Sam Barsh

Photo: Koury Angelo 


How It Really Works: Songwriter Sam Barsh On Success In The Streaming Age

The multi-platinum music creator discusses the reality of making a living as a songwriting in the streaming age

Advocacy/Apr 26, 2019 - 08:42 pm

What does it take to make a living as a songwriter in today's music industry? The answer may surprise you. Multi-platinum songwriter, producer and keyboardist Sam Barsh would know. His smash-hit credits include co-writer on Aloe Blacc's "The Man," writer and keyboardist on Kendrick Lamar's To Pimp A Butterfly, contributions to albums by Anderson .Paak, BJ The Chicago Kid, Ledisi and many more.

We sat down with Barsh to hear his perspective from the front lines of music creating as a living, and his insights are powerful. Below, Barsh shines a light on the reality of making a living as a songwriter in the streaming age and provides valuable advice to aspiring songwriters and a glimpse at why all music creators can find optimism in the recently passed Music Modernization Act.

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As a major songwriter how has the streaming age affected your bottom line?

The biggest change that streaming has brought to the songwriting business is the replacement of physical or download sales with streaming, and the corresponding difference in revenue. Physical sales continue to disappear while streaming is the way of the present and the future.

The mechanical royalty payment for a physical or download sale of a song is $0.091 per sale, while the average streaming mechanical royalty payment is $0.00043 per stream. (The $0.00043 per stream figure is the average per stream payment from Spotify, which is the most used streaming platform in the US. Apple and Tidal pay more, Google pays less, so the Spotify number is a good median). And since songwriters have their rates set by the U.S Government, we can’t really go out and sell our songs to those services for what they should be worth.

The good news is the Music Modernization Act is set to change that [with the institution of a market-based "willing buyer, willing seller" standard], and that’s exciting and encouraging, but at the end of the day the new royalty rates will still be set by the government and as we’ve seen recently subject to appeals and court fights. So even though I have a catalog of over 100 songs, a large number of which are with major artists, including four songs featured on No. 1 albums on the Billboard 200 and multiple Gold and Platinum plaques, that doesn't translate into riches.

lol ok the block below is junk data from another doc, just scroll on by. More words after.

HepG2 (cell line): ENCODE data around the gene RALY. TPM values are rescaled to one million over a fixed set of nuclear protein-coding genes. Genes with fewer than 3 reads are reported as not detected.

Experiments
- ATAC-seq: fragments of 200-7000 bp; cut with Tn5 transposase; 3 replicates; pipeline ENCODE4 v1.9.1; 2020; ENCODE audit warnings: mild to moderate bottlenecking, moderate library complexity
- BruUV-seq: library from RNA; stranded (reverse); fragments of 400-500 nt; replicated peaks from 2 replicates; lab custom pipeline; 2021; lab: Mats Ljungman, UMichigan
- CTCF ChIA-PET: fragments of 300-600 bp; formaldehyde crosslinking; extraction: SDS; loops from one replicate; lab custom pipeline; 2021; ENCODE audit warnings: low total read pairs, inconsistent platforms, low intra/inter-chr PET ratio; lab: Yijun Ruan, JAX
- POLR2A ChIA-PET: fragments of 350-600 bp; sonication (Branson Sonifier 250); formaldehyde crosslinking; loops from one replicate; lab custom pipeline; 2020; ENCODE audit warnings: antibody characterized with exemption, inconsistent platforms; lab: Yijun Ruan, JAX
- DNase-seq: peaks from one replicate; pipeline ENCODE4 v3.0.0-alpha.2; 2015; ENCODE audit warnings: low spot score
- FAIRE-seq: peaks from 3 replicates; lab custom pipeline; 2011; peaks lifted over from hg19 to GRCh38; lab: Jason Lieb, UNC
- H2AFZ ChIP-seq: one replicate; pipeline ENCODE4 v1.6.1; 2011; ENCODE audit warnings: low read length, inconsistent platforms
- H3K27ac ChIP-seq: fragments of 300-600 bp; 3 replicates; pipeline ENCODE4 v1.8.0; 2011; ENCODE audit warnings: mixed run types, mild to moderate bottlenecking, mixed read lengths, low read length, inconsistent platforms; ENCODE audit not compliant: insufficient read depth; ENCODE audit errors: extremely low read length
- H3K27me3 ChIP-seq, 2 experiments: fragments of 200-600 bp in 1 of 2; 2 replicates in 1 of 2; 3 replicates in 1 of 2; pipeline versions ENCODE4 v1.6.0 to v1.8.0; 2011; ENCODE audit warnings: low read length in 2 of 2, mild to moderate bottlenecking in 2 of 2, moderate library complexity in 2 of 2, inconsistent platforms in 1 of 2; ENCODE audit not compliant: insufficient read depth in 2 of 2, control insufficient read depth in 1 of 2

Could you go into more detail on the royalties you earn? 

To paint a very clear picture of how most songwriters earn money from streaming, let's examine the “album cut,” or a song that wasn't a single, on a major platinum album.

Fifth Harmony's [second album] 7/27 is a perfect example to use, since it's an album by a huge act that has a lot of different songwriters on it… It's a quintessential professional pop songwriter album, if you will.

Like almost every platinum album, 7/27 was led by its singles. On Spotify, “Work from Home” has almost 900 million streams, “All in My Head (Flex)” has close to 300 million, and “That's My Girl” has 130 million plus.

By contrast, seven of the songs on the album have less than 22 million streams each on Spotify. Taking into account that Spotify has a little less than 40 percent market share for streaming, let’s just approximate that each of those seven album cuts streamed 50 million times total across all platforms.

With the average streaming rate mentioned before of $0.00043 per stream, that means a song with 50 million streams earns $21,500. With an average of 5 writers per song on 7/27, assuming in this case that they all got even splits, each writer on one of these cuts would earn around $4,300 from streaming.